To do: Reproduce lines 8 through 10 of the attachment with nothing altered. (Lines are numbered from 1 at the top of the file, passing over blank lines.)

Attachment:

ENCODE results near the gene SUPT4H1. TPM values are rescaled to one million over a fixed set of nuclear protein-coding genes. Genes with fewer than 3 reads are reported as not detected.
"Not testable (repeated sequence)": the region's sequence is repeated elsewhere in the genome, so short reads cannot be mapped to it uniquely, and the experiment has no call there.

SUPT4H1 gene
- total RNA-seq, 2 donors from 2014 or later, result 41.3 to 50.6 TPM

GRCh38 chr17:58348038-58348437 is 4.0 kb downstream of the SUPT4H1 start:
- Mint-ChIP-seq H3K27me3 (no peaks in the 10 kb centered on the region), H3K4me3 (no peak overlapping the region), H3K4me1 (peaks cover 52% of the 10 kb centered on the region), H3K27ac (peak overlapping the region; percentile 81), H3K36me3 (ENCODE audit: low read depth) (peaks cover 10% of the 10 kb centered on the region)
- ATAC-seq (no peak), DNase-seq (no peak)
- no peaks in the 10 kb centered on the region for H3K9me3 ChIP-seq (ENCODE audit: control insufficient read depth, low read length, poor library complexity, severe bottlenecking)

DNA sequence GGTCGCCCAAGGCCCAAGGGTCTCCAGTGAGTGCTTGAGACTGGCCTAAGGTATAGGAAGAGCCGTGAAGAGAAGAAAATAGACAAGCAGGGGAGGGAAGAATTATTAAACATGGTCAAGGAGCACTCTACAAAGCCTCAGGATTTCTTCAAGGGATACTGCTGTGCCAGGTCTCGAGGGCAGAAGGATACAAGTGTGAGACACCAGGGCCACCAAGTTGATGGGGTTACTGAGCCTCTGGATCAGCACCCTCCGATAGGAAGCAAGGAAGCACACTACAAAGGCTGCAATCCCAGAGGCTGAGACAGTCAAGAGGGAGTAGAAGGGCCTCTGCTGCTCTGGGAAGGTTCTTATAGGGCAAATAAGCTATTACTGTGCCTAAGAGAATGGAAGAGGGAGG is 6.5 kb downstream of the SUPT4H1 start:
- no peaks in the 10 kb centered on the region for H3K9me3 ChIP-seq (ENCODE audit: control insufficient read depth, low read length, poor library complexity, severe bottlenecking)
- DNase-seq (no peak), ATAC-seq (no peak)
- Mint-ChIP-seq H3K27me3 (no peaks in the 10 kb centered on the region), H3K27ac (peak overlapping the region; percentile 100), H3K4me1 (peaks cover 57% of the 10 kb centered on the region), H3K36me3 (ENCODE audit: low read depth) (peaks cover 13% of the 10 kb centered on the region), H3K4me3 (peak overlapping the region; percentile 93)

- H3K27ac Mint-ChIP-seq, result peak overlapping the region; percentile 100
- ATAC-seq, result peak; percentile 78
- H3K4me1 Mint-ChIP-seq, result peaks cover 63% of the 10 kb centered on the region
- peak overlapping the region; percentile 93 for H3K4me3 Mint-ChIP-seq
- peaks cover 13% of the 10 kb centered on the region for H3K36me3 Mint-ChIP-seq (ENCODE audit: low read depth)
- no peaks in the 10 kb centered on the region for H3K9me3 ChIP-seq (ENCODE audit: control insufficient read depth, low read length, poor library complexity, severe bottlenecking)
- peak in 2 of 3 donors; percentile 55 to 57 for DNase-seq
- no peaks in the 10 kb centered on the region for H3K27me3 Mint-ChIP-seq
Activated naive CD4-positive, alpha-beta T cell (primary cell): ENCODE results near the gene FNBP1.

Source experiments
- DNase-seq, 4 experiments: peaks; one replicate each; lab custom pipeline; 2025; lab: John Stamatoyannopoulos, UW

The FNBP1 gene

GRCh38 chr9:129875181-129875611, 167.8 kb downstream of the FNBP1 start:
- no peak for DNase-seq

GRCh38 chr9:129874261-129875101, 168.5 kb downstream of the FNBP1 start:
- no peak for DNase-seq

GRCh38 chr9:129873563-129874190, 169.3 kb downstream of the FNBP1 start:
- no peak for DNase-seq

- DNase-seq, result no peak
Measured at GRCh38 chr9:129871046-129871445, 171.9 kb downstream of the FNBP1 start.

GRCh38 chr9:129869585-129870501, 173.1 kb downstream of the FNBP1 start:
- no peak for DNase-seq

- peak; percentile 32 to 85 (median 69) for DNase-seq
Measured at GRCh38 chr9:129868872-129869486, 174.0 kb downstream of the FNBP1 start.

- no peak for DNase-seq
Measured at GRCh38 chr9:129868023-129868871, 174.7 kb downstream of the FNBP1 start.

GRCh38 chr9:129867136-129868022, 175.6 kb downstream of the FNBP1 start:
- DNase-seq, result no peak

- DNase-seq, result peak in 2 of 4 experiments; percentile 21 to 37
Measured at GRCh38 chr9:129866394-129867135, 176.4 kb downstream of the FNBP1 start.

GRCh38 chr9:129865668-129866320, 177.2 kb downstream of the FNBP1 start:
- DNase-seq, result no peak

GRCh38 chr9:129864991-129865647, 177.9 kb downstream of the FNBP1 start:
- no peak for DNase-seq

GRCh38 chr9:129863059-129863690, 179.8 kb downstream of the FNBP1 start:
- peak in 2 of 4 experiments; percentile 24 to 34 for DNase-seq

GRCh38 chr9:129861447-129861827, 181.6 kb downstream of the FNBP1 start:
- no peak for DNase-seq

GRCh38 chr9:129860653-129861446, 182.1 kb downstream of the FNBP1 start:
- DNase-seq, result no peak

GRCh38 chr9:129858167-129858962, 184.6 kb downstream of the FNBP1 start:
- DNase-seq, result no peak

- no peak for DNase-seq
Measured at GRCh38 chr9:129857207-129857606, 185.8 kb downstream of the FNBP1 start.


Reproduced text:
- no peaks in the 10 kb centered on the region for H3K9me3 ChIP-seq (ENCODE audit: control insufficient read depth, low read length, poor library complexity, severe bottlenecking)

DNA sequence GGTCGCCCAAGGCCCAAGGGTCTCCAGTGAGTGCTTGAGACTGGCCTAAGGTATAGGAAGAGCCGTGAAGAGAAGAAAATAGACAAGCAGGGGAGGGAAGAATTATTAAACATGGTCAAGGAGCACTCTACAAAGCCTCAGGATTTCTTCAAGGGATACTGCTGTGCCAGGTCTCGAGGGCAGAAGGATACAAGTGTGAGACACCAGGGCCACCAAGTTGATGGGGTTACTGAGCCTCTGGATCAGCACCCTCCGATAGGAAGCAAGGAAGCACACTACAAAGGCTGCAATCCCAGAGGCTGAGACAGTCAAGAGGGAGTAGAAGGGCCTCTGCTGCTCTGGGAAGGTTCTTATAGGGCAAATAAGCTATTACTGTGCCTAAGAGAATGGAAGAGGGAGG is 6.5 kb downstream of the SUPT4H1 start:
- no peaks in the 10 kb centered on the region for H3K9me3 ChIP-seq (ENCODE audit: control insufficient read depth, low read length, poor library complexity, severe bottlenecking)